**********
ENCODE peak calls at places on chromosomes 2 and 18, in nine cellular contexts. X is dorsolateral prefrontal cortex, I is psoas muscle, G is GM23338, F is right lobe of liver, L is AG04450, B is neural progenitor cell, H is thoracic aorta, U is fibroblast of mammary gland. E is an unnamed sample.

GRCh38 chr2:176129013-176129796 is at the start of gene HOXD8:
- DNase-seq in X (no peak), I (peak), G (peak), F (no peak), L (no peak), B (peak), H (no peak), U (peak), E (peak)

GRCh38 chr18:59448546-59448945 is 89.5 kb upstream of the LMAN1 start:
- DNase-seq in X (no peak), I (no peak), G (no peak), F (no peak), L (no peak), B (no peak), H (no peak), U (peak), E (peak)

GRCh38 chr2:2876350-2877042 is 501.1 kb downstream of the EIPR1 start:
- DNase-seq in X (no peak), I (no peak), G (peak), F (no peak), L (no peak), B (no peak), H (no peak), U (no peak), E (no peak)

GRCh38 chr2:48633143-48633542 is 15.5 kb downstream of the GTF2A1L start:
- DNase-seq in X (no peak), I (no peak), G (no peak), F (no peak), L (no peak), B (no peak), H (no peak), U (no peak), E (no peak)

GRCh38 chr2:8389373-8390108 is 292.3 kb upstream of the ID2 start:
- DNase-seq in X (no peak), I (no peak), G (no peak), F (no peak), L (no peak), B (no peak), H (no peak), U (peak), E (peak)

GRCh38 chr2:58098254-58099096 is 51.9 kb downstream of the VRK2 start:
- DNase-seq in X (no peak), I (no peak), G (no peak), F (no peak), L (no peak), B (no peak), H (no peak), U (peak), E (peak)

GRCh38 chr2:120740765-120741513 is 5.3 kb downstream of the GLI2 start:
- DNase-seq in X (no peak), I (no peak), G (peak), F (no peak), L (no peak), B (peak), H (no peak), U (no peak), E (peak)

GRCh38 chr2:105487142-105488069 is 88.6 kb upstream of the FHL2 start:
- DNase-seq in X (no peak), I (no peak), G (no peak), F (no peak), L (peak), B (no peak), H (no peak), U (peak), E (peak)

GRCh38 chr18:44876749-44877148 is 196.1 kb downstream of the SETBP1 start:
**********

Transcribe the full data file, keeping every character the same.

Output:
ENCODE peak calls at places on chromosomes 2 and 18, in nine cellular contexts. X is dorsolateral prefrontal cortex, I is psoas muscle, G is GM23338, F is right lobe of liver, L is AG04450, B is neural progenitor cell, H is thoracic aorta, U is fibroblast of mammary gland. E is an unnamed sample.

GRCh38 chr2:176129013-176129796 is at the start of gene HOXD8:
- DNase-seq in X (no peak), I (peak), G (peak), F (no peak), L (no peak), B (peak), H (no peak), U (peak), E (peak)

GRCh38 chr18:59448546-59448945 is 89.5 kb upstream of the LMAN1 start:
- DNase-seq in X (no peak), I (no peak), G (no peak), F (no peak), L (no peak), B (no peak), H (no peak), U (peak), E (peak)

GRCh38 chr2:2876350-2877042 is 501.1 kb downstream of the EIPR1 start:
- DNase-seq in X (no peak), I (no peak), G (peak), F (no peak), L (no peak), B (no peak), H (no peak), U (no peak), E (no peak)

GRCh38 chr2:48633143-48633542 is 15.5 kb downstream of the GTF2A1L start:
- DNase-seq in X (no peak), I (no peak), G (no peak), F (no peak), L (no peak), B (no peak), H (no peak), U (no peak), E (no peak)

GRCh38 chr2:8389373-8390108 is 292.3 kb upstream of the ID2 start:
- DNase-seq in X (no peak), I (no peak), G (no peak), F (no peak), L (no peak), B (no peak), H (no peak), U (peak), E (peak)

GRCh38 chr2:58098254-58099096 is 51.9 kb downstream of the VRK2 start:
- DNase-seq in X (no peak), I (no peak), G (no peak), F (no peak), L (no peak), B (no peak), H (no peak), U (peak), E (peak)

GRCh38 chr2:120740765-120741513 is 5.3 kb downstream of the GLI2 start:
- DNase-seq in X (no peak), I (no peak), G (peak), F (no peak), L (no peak), B (peak), H (no peak), U (no peak), E (peak)

GRCh38 chr2:105487142-105488069 is 88.6 kb upstream of the FHL2 start:
- DNase-seq in X (no peak), I (no peak), G (no peak), F (no peak), L (peak), B (no peak), H (no peak), U (peak), E (peak)

GRCh38 chr18:44876749-44877148 is 196.1 kb downstream of the SETBP1 start: